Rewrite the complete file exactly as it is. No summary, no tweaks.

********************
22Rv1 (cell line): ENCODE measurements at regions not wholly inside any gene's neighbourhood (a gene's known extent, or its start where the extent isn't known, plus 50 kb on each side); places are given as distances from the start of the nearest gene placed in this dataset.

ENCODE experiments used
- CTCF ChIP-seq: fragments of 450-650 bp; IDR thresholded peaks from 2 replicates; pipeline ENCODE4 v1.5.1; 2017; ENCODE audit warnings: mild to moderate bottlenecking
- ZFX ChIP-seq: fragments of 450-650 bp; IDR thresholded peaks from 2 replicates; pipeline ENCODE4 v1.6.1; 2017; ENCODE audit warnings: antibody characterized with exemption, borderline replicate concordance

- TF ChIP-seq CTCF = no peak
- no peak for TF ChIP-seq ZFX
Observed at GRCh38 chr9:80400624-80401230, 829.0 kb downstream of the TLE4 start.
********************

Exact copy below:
22Rv1 (cell line): ENCODE measurements at regions not wholly inside any gene's neighbourhood (a gene's known extent, or its start where the extent isn't known, plus 50 kb on each side); places are given as distances from the start of the nearest gene placed in this dataset.

ENCODE experiments used
- CTCF ChIP-seq: fragments of 450-650 bp; IDR thresholded peaks from 2 replicates; pipeline ENCODE4 v1.5.1; 2017; ENCODE audit warnings: mild to moderate bottlenecking
- ZFX ChIP-seq: fragments of 450-650 bp; IDR thresholded peaks from 2 replicates; pipeline ENCODE4 v1.6.1; 2017; ENCODE audit warnings: antibody characterized with exemption, borderline replicate concordance

- TF ChIP-seq CTCF = no peak
- no peak for TF ChIP-seq ZFX
Observed at GRCh38 chr9:80400624-80401230, 829.0 kb downstream of the TLE4 start.